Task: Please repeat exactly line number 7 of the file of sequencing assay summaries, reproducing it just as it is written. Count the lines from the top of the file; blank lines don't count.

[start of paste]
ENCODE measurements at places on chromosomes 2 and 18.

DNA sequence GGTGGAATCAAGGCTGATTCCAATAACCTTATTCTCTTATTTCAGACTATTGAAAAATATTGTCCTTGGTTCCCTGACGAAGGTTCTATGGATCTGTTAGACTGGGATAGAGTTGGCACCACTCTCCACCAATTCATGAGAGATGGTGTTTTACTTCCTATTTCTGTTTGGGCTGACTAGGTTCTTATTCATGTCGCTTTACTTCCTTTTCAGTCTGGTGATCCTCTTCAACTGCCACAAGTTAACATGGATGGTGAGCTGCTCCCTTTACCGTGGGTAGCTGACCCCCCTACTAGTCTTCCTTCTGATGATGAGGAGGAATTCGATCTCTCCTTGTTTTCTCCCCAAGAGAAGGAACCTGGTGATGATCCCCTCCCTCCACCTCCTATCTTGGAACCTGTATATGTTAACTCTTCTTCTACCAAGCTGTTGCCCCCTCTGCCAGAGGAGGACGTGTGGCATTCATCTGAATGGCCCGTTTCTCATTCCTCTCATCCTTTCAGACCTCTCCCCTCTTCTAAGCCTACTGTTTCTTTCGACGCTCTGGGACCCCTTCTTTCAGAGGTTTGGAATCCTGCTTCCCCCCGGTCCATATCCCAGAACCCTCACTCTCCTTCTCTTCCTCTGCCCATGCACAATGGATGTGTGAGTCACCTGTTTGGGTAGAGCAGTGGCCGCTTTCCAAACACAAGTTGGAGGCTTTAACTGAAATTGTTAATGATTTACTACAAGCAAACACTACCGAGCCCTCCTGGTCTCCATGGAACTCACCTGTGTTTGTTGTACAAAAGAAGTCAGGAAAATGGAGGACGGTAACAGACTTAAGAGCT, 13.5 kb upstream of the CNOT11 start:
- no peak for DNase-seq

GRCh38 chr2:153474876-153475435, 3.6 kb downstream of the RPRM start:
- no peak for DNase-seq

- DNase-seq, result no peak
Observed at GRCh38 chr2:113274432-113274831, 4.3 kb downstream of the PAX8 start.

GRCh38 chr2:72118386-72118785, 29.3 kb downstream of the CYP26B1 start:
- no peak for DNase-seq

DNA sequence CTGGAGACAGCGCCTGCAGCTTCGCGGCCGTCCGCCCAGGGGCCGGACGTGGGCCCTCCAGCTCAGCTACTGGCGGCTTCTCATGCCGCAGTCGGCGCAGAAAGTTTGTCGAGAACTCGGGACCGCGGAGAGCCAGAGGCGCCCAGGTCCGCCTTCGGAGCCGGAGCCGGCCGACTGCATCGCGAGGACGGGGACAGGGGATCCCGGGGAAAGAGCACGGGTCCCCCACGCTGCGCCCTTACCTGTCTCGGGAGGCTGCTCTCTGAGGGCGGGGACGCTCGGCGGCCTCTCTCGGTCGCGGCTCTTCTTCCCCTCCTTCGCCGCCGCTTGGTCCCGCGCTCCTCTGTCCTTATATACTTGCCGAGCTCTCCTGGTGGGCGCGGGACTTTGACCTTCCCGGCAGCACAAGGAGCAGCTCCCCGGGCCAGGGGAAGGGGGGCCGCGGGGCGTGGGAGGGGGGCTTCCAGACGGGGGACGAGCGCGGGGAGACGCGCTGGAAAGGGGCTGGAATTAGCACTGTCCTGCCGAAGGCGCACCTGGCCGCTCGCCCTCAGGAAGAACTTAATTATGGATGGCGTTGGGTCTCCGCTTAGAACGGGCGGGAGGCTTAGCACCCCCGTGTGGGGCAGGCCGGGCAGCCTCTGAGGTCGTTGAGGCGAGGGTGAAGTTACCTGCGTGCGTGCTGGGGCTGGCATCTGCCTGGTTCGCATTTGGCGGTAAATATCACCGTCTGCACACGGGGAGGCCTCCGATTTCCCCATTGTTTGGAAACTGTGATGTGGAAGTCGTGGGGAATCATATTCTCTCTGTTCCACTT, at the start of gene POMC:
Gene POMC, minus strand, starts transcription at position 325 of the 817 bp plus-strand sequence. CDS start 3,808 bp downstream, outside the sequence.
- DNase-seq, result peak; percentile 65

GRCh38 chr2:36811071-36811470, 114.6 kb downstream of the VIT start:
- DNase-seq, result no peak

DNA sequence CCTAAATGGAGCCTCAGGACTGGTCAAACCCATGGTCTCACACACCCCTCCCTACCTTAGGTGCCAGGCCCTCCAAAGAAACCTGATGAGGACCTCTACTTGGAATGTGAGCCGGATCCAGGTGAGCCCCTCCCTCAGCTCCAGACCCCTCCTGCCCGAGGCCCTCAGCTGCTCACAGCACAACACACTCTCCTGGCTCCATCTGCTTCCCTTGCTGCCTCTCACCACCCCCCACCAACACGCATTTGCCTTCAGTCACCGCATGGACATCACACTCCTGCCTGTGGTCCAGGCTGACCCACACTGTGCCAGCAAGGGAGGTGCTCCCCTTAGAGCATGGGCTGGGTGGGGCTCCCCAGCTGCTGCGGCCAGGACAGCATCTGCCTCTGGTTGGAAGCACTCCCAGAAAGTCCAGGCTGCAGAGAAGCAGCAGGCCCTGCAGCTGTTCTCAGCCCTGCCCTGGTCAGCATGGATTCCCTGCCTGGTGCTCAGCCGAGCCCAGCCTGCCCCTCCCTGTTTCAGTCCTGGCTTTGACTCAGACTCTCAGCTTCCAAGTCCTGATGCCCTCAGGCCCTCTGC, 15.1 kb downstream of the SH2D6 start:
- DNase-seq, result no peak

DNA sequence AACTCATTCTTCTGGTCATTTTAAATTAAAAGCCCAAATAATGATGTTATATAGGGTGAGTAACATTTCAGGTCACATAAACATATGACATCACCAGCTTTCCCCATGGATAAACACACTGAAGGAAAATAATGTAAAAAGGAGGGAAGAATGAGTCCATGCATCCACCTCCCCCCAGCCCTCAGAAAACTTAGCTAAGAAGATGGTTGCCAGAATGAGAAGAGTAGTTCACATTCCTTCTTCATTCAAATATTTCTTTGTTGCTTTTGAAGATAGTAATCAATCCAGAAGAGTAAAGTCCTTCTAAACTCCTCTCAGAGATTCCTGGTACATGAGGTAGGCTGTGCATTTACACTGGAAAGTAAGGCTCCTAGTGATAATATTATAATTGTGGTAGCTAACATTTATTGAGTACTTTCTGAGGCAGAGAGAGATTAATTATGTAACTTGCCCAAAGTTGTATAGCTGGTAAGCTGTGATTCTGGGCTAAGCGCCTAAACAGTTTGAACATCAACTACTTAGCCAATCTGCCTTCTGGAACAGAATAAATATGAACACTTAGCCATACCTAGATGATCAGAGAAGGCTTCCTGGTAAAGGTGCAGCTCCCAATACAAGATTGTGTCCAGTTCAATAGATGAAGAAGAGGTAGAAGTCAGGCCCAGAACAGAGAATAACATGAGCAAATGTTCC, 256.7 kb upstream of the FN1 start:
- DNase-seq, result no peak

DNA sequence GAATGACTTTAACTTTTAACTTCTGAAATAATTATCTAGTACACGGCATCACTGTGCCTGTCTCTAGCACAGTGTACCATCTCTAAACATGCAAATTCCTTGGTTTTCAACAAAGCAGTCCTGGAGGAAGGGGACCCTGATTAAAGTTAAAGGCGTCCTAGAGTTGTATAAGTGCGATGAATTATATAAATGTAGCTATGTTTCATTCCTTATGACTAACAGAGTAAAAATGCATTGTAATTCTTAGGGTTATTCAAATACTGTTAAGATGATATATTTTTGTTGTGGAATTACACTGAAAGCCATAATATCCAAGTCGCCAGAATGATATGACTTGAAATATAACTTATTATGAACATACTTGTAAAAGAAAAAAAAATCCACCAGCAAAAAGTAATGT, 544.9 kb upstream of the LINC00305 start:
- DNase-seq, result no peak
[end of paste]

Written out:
Observed at GRCh38 chr2:113274432-113274831, 4.3 kb downstream of the PAX8 start.